Chen Mengqian (aka Dream Chen) is a children’s book illustrator and animator from Hainan, China. After graduating from the Communication University of China with a bachelor in animation, she moved to the United States. Dream continued her studies in Minneapolis where she is still currently based, at the Minneapolis College of Art and Design, and eventually received her MFA in Visual Arts there. Dream’s illustrations tends to blur the boundaries between commercial work and artistic pursuit, and the playful dreamscapes she creates seems to have the power to captivate the imaginations of readers.
Dream Chen’s parents were both artists, and the creative energy of this household undeniably played a huge role in her trajectory as an artist. Naturally, she chose a creative major like animation in college. After graduating from CUC, she worked at an animation company for a year before deciding to continue her studies in the United States. However, Minneapolis is quite different from Los Angeles – there are no major animation studios in Minnesota and the state of the entire industry is underdeveloped when compared to that of L.A. She created a children’s book and a short stop-motion film as her thesis for her MFA, and after graduating, she began to submit her work all over. But she was unable to find a full-time position at any animation studios, and she was instead offered a position at a children’s book publishing company that took notice of her work. This led to several collaborative projects, and the success turned into more ongoing collaborations. Dream admits she never thought she would become a professional children’s book illustrator, but that taking this path actually allowed her to maintain her personal aesthetics and she feels like it’s an even better way to make a living.
Her illustration books and animations always drew influence from one another. Creating with one medium would spark ideas for the other; for example, when she made her stop-motion animation, it inspired her to create a three-dimensional doll book. Then during the process of making that book, it started generating ideas for her next animation project. Familiar with both mediums, she feels like there’s more room to play around with ideas when it comes to animated works; but at the same time, the tangibility of printed illustration books makes her feel like her artwork is even more real in a sense. She adds, “I don’t know how many times my hard drive has failed, and resulted in me losing my digital files. But when it comes to printed books, there’s never any concerns about losing my work.”
For Dream, the creative processes behind making animations and illustration books are very different. They do share some similarities, in that they are both storytelling mediums, both have a rhythm in how a story can unfold, and both involve characters. When making animations, she is able to use sounds, music, and movements to establish the mood. Illustration, on the other hand, is a bit more like a silent film by comparison. It has its own distinct characteristics and unique qualities of course – such as the bookbinding, which acts as a separator for the individual frames, but at the same time is also what connects all these frames together. The storytelling aspect is what compels Dream Chen the most. She says, “I am really interested in telling stories. I want people to laugh, to feel sad, to look back on my book and reflect.” Dream tells us that she also likes to hide small Easter eggs in her illustrations to surprise the detail-conscious viewers.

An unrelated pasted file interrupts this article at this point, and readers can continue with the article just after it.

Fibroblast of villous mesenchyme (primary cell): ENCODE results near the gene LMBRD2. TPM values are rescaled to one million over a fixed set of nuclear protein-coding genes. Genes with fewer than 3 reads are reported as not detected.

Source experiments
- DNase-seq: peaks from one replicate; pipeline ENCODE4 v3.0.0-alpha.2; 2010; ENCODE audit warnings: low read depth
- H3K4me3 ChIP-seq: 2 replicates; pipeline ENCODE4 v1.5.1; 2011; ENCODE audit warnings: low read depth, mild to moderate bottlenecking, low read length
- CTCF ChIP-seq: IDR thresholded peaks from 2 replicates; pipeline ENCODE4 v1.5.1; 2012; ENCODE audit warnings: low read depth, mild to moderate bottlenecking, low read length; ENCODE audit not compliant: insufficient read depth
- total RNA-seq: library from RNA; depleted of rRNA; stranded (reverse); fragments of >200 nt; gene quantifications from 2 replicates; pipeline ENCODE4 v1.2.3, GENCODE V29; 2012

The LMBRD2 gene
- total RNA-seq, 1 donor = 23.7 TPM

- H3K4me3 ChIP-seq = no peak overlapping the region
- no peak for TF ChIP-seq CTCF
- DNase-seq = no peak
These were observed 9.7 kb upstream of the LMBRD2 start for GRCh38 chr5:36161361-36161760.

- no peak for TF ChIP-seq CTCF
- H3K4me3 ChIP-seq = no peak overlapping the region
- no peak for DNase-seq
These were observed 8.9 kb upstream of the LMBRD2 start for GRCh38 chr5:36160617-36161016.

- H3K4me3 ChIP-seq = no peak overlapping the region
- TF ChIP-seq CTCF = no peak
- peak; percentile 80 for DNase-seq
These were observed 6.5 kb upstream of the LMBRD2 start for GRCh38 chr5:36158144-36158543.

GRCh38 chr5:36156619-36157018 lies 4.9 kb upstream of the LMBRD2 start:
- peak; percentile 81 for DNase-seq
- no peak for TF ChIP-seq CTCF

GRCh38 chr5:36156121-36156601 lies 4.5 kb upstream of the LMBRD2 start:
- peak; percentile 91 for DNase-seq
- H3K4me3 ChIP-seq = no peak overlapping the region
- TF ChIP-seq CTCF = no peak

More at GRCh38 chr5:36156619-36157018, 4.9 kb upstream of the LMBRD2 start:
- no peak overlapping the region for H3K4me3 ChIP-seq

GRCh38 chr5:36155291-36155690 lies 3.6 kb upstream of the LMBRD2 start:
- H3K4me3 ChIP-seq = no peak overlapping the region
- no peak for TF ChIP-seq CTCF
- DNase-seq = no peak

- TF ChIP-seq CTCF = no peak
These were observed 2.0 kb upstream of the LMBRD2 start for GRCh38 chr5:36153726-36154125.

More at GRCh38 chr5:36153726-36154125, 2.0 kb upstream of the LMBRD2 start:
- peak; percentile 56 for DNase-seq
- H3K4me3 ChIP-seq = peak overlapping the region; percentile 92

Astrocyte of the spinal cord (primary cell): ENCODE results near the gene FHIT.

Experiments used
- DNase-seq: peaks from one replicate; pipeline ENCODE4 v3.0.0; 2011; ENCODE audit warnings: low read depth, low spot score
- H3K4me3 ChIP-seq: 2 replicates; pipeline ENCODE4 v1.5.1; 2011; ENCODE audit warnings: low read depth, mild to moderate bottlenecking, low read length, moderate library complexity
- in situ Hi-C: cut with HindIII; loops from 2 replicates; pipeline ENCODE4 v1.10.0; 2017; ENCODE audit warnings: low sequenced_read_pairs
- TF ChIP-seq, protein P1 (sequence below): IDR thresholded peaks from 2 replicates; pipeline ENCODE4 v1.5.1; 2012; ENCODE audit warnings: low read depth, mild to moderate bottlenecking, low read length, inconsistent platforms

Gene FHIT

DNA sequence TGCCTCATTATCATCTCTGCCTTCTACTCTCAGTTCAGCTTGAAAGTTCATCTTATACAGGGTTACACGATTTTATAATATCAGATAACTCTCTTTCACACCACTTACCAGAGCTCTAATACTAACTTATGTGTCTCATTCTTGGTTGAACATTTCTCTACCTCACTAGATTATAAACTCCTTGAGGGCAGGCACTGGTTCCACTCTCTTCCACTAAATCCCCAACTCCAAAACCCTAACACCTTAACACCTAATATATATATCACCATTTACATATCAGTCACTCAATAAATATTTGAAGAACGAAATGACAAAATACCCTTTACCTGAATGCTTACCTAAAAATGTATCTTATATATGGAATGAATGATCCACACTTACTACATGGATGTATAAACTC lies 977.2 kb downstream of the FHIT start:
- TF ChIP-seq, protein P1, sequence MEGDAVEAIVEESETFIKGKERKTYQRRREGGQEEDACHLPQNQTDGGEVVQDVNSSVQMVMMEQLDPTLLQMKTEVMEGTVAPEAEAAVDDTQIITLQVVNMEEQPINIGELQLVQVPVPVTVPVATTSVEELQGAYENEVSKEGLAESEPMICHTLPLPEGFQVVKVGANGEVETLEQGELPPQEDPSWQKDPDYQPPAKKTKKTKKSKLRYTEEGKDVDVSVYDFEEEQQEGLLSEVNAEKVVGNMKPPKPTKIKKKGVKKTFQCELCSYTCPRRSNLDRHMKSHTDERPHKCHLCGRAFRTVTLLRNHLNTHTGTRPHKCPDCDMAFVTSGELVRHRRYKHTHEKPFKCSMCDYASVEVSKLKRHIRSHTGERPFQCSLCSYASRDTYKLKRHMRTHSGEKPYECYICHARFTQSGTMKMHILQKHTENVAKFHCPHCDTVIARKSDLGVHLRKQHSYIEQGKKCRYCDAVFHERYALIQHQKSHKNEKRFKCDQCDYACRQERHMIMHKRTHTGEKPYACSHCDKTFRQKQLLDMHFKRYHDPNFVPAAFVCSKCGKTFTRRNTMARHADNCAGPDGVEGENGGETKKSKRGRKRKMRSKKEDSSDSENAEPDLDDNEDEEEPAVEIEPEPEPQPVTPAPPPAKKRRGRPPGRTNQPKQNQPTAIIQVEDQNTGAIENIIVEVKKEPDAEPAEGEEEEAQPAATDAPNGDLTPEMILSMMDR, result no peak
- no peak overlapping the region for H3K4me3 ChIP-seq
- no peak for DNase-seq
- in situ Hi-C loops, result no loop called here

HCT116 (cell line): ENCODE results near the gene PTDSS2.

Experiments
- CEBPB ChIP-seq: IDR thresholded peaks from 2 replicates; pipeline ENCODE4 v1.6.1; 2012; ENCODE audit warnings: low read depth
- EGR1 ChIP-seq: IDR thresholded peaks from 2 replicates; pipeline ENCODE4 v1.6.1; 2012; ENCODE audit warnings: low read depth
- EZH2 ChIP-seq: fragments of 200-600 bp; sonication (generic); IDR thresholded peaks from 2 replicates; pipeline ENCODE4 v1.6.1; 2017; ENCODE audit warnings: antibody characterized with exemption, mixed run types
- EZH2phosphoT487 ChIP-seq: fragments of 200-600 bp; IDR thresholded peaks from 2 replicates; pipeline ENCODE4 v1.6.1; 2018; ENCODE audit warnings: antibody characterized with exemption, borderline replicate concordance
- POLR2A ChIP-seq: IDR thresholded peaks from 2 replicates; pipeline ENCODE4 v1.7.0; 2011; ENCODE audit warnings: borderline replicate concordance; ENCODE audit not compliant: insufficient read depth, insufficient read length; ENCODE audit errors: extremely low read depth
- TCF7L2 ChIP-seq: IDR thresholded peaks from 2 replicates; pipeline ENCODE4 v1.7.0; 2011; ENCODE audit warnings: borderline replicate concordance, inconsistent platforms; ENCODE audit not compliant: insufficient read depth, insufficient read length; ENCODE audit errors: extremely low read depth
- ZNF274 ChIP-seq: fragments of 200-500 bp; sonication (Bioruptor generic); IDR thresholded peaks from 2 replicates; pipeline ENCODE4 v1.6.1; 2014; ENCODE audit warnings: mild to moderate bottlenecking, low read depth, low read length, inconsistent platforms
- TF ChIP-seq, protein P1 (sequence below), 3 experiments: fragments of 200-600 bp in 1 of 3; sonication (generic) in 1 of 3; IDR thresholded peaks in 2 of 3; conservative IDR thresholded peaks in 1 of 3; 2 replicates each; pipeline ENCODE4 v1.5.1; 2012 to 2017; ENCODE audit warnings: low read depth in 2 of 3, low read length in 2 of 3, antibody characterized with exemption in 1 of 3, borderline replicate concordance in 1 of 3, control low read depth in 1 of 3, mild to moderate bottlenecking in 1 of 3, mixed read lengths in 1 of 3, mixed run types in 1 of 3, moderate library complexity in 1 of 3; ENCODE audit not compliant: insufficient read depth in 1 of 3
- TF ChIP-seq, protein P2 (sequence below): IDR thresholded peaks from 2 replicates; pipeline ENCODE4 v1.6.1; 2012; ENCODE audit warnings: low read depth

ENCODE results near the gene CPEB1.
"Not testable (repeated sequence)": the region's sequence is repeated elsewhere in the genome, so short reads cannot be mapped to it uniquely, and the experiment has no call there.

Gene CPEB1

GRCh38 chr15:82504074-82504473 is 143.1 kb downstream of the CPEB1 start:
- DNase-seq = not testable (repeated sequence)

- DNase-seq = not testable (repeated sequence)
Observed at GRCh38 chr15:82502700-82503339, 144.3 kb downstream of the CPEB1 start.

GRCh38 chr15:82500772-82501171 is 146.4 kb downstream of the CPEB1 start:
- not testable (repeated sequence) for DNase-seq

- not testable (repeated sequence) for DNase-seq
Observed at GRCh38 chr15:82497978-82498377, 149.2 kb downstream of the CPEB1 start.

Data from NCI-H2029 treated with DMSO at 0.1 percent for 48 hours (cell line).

Making animations can be immensely time consuming however. The characters that appear in the story also need to maintain consistency throughout. Compared with animation, illustrating a book is far more laid-back in that sense. Dream feels the whole act of making an animation is a challenging endeavor that really tests the artist’s determination and patience. When asked about her approach to the time-consuming, repetitive animation process, Dream says that she studies the details of the character’s movements, and through practice she is able to maintain the same sense of focus throughout the creative process.
Dream is currently planning to create her next independent animation The Island. This will be her first animated project since graduation, and it will also be her first project that doesn’t involve any dialogue. Dream says, “My animated works before were only for kids. This time, I want to challenge myself, and create a story that explores adult themes.” She recently received a Film, Video, and Digital Production Grant from the Jerome Foundation, which will provide the financial security for her to put sole focus on her work for the next few months. Dream feels like this project will give her the momentum to propel her further along in her artistic journey.
目前，梦牵正在计划做她的下一个独立动画《The Island》。这将是她第一个无对话、面向成人的动画，也将是她离校后的第一个动画项目。她说: “我之前的所有动画都是儿童友好的作品。但是这次，我想挑战一下，尝试做一个带有成人课题的故事。”梦牵最近刚收到Jerome Foundation的艺术家基金，这能让她接下来几个月不用担心收入问题，全心专注投入在动画创作上。更重要的是对她来说，这可能将带她进入创作的下一阶段。